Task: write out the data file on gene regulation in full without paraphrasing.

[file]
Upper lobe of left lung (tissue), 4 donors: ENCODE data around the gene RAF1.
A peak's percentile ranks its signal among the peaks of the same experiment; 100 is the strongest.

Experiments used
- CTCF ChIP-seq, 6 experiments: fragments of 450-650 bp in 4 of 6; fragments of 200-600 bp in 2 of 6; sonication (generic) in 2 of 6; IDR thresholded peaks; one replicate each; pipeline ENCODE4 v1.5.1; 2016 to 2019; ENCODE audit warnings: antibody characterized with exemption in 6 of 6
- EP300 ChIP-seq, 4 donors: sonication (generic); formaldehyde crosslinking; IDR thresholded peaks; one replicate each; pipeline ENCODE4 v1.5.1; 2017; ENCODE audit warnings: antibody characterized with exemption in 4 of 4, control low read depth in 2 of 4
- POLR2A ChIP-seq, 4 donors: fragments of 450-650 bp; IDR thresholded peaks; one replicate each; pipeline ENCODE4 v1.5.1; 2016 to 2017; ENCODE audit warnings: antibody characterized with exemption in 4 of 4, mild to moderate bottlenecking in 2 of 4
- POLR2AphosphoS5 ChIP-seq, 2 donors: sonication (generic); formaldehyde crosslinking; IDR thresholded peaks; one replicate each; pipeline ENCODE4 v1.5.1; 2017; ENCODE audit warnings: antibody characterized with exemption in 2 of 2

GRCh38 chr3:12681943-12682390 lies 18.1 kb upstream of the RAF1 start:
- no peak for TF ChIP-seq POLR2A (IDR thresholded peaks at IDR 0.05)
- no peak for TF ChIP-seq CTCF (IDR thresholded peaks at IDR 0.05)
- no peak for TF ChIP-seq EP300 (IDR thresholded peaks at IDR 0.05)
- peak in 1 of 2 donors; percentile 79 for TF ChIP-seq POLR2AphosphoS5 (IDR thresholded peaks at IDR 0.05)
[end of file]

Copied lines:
Upper lobe of left lung (tissue), 4 donors: ENCODE data around the gene RAF1.
A peak's percentile ranks its signal among the peaks of the same experiment; 100 is the strongest.

Experiments used
- CTCF ChIP-seq, 6 experiments: fragments of 450-650 bp in 4 of 6; fragments of 200-600 bp in 2 of 6; sonication (generic) in 2 of 6; IDR thresholded peaks; one replicate each; pipeline ENCODE4 v1.5.1; 2016 to 2019; ENCODE audit warnings: antibody characterized with exemption in 6 of 6
- EP300 ChIP-seq, 4 donors: sonication (generic); formaldehyde crosslinking; IDR thresholded peaks; one replicate each; pipeline ENCODE4 v1.5.1; 2017; ENCODE audit warnings: antibody characterized with exemption in 4 of 4, control low read depth in 2 of 4
- POLR2A ChIP-seq, 4 donors: fragments of 450-650 bp; IDR thresholded peaks; one replicate each; pipeline ENCODE4 v1.5.1; 2016 to 2017; ENCODE audit warnings: antibody characterized with exemption in 4 of 4, mild to moderate bottlenecking in 2 of 4
- POLR2AphosphoS5 ChIP-seq, 2 donors: sonication (generic); formaldehyde crosslinking; IDR thresholded peaks; one replicate each; pipeline ENCODE4 v1.5.1; 2017; ENCODE audit warnings: antibody characterized with exemption in 2 of 2

GRCh38 chr3:12681943-12682390 lies 18.1 kb upstream of the RAF1 start:
- no peak for TF ChIP-seq POLR2A (IDR thresholded peaks at IDR 0.05)
- no peak for TF ChIP-seq CTCF (IDR thresholded peaks at IDR 0.05)
- no peak for TF ChIP-seq EP300 (IDR thresholded peaks at IDR 0.05)
- peak in 1 of 2 donors; percentile 79 for TF ChIP-seq POLR2AphosphoS5 (IDR thresholded peaks at IDR 0.05)